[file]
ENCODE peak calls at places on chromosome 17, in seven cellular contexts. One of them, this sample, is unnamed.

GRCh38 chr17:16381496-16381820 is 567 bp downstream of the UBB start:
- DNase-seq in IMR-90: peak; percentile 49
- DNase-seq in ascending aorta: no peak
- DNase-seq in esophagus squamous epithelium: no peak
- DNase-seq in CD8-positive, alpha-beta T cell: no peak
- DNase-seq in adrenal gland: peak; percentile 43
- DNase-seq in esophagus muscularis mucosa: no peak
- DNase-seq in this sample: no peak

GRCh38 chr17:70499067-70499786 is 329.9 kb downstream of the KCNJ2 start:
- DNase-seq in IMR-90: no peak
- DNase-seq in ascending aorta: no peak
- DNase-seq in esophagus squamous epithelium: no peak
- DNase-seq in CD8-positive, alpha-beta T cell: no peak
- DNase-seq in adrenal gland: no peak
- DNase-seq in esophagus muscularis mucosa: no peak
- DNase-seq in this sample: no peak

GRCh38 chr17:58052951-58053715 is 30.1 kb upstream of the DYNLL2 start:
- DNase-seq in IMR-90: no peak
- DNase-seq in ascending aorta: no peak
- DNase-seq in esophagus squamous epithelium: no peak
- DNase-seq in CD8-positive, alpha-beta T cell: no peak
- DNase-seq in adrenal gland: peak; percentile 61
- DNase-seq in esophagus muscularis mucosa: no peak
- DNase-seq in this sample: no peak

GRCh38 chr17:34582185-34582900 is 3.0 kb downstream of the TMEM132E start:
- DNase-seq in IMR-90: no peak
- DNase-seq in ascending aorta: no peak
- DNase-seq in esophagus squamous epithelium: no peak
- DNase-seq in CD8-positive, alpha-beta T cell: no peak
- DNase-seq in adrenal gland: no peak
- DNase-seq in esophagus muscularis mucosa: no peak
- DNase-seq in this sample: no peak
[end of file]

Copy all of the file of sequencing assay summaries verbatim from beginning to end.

ENCODE peak calls at places on chromosome 17, in seven cellular contexts. One of them, this sample, is unnamed.

GRCh38 chr17:16381496-16381820 is 567 bp downstream of the UBB start:
- DNase-seq in IMR-90: peak; percentile 49
- DNase-seq in ascending aorta: no peak
- DNase-seq in esophagus squamous epithelium: no peak
- DNase-seq in CD8-positive, alpha-beta T cell: no peak
- DNase-seq in adrenal gland: peak; percentile 43
- DNase-seq in esophagus muscularis mucosa: no peak
- DNase-seq in this sample: no peak

GRCh38 chr17:70499067-70499786 is 329.9 kb downstream of the KCNJ2 start:
- DNase-seq in IMR-90: no peak
- DNase-seq in ascending aorta: no peak
- DNase-seq in esophagus squamous epithelium: no peak
- DNase-seq in CD8-positive, alpha-beta T cell: no peak
- DNase-seq in adrenal gland: no peak
- DNase-seq in esophagus muscularis mucosa: no peak
- DNase-seq in this sample: no peak

GRCh38 chr17:58052951-58053715 is 30.1 kb upstream of the DYNLL2 start:
- DNase-seq in IMR-90: no peak
- DNase-seq in ascending aorta: no peak
- DNase-seq in esophagus squamous epithelium: no peak
- DNase-seq in CD8-positive, alpha-beta T cell: no peak
- DNase-seq in adrenal gland: peak; percentile 61
- DNase-seq in esophagus muscularis mucosa: no peak
- DNase-seq in this sample: no peak

GRCh38 chr17:34582185-34582900 is 3.0 kb downstream of the TMEM132E start:
- DNase-seq in IMR-90: no peak
- DNase-seq in ascending aorta: no peak
- DNase-seq in esophagus squamous epithelium: no peak
- DNase-seq in CD8-positive, alpha-beta T cell: no peak
- DNase-seq in adrenal gland: no peak
- DNase-seq in esophagus muscularis mucosa: no peak
- DNase-seq in this sample: no peak